His focus on affirmative action in higher education began in 2003, when the University of Texas Austin, his alma mater, proposed including race and ethnicity as one of 15 factors in its admissions process, Blum said in the speech. UT Austin’s announcement followed the 2003 Supreme Court’s decision to uphold the University of Michigan’s use of affirmative action.

Blum saw this moment as a window into how to challenge race-based consideration at the nation’s best colleges.

The University of Texas said race-neutral policies had not produced “a critical mass of minority students at the classroom level.” An internal study found that many classes in the fall of 2002 had just one or no Black or Hispanic students.

University officials felt, as most university officials across the country do, that affirmative action would lead to greater campus diversity, and an improved classroom experience that helped all students prepare for life after college.

“That was another aha moment to me,” Blum said in the 2015 speech, in reference to the moment he learned about UT’s proposal to include race. “I thought that was a way for us to get this issue once again before the [Supreme] Court, and I started looking for a plaintiff to challenge UT’s admissions policies.”


He found one in Abigail Fisher, a white applicant who had been denied admission. With Blum’s legal resources and financial backing, Fisher argued the college’s newly adopted race-conscious policy violated the equal protection clause.

Fisher and Blum felt the University of Texas’s race-neutral recruitment tools, which included a program that promised admission to the state’s public universities for every high school student who graduated in the top 10 percent of their class, were achieving enough campus diversity.

In deciding the Fisher case in 2013, the Supreme Court upheld its previous views that colleges had the right to pursue diversity as a compelling educational interest. Despite the ruling, Blum saw a glimmer of hope — the court said universities should first try race-neutral means of achieving diversity before implementing affirmative action.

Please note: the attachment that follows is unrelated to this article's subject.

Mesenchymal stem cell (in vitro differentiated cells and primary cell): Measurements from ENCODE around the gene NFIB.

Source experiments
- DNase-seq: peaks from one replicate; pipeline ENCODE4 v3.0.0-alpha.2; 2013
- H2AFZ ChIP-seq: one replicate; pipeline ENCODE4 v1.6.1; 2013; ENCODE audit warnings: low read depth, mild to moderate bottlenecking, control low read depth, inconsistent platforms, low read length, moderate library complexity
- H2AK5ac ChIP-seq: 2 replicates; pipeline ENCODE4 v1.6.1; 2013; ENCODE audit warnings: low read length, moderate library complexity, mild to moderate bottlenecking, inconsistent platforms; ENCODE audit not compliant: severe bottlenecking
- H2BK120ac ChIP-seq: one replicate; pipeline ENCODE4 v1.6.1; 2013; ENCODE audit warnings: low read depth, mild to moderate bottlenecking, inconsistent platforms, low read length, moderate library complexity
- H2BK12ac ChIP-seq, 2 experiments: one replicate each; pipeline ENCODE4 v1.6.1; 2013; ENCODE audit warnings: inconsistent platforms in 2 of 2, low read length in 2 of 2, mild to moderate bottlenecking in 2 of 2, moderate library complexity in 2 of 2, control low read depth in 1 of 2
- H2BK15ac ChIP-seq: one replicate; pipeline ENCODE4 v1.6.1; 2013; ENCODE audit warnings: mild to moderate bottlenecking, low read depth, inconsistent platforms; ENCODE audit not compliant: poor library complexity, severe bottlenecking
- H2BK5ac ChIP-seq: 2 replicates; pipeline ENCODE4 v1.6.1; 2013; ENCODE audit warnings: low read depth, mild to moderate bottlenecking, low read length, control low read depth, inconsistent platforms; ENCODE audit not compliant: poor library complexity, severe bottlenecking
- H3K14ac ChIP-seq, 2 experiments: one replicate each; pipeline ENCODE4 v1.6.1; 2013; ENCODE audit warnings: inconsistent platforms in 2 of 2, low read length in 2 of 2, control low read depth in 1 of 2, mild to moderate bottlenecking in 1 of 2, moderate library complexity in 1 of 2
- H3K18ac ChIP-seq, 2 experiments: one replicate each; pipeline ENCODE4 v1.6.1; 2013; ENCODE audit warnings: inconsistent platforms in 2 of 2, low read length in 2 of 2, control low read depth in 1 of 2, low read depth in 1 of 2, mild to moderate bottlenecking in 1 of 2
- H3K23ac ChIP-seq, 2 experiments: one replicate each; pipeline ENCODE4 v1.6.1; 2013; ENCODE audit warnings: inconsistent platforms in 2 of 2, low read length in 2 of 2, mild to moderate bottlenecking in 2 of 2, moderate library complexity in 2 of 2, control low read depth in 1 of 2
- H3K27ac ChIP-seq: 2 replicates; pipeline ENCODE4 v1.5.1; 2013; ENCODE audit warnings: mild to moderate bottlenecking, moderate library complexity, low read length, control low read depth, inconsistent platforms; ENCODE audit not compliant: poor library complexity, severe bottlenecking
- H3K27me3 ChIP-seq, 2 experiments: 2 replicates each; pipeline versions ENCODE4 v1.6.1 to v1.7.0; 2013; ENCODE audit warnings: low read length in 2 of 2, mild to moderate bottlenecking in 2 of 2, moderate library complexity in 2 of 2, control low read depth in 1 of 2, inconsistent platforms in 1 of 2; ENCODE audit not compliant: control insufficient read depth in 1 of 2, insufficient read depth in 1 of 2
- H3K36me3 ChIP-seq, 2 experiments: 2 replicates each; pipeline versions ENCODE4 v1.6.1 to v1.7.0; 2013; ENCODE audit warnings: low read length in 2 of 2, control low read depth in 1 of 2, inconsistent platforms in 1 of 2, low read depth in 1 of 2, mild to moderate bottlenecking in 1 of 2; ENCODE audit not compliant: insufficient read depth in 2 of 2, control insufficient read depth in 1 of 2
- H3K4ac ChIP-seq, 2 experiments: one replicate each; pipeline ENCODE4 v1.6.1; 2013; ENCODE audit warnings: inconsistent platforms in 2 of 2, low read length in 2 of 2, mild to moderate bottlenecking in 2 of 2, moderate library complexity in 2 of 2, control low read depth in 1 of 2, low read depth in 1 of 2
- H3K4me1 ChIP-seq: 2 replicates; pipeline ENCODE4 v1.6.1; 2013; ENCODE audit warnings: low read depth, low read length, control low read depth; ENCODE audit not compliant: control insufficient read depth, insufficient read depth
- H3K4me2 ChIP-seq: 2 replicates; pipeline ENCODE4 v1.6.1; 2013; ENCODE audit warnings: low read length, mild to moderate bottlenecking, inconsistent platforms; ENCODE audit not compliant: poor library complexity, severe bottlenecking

“We didn’t win a big buffet,” Blum said. “It was like half a sushi roll.”

In the meantime, Blum said, he “started laying the groundwork’’ for what would become the latest admissions case before the court. He spread the word that he was looking for people who were denied admission to Harvard, UNC-Chapel Hill, and the University of Wisconsin Madison. Blum said he chose these universities as targets because “Harvard had been rumored to have an Asian quota for decades,” allegations Harvard denies, and he took issue with UNC-Chapel Hill’s reasoning for a holistic admissions model as opposed to a program that granted admission to students graduating in the top 10 percent of their high school class.


Blum set his sights on recruiting Asian American applicants in particular after his cases with white students alleging discrimination did not yield his desired results.

In late 2014, an organization Blum created called Students for Fair Admissions sued Harvard, alleging the university discriminates against Asian Americans with the goal of eradicating race as a consideration in the admissions process.

Park, the University of Maryland professor, said Blum has “exploited some of the fears and concerns within the Asian American community,” including worrying that they have less of a chance of being accepted to selective colleges, at the same time that elite colleges and universities have become even more selective. About 500 academics who research Asian American studies and race submitted an amicus brief in support of Harvard’s use of race-conscious admissions.

Those who study higher education say Blum’s work has been detrimental to efforts to diversify college campuses, as well as for equality efforts more broadly.

“We know that education is a opportunity that [can] be a life changer,” said Cedric Merlin Powell, a law professor at the University of Louisville. “Blum’s efforts have devastated access to higher education. It’s [led to] a lot of retrogression, retrenchment.”

Blum, for his part, said in the interview that while past affirmative action cases in higher education he’s worked on resulted in disheartening outcomes, he is optimistic things will be different this time as the conservative-leaning high court decides the college admissions case.

“I have been disappointed,” he said. “The individuals that I have provided counsel to [have been] disappointed. I’m hopeful that the court will rule that race and ethnicity are no longer allowed to be factors in higher education admissions. I’m hopeful for them.”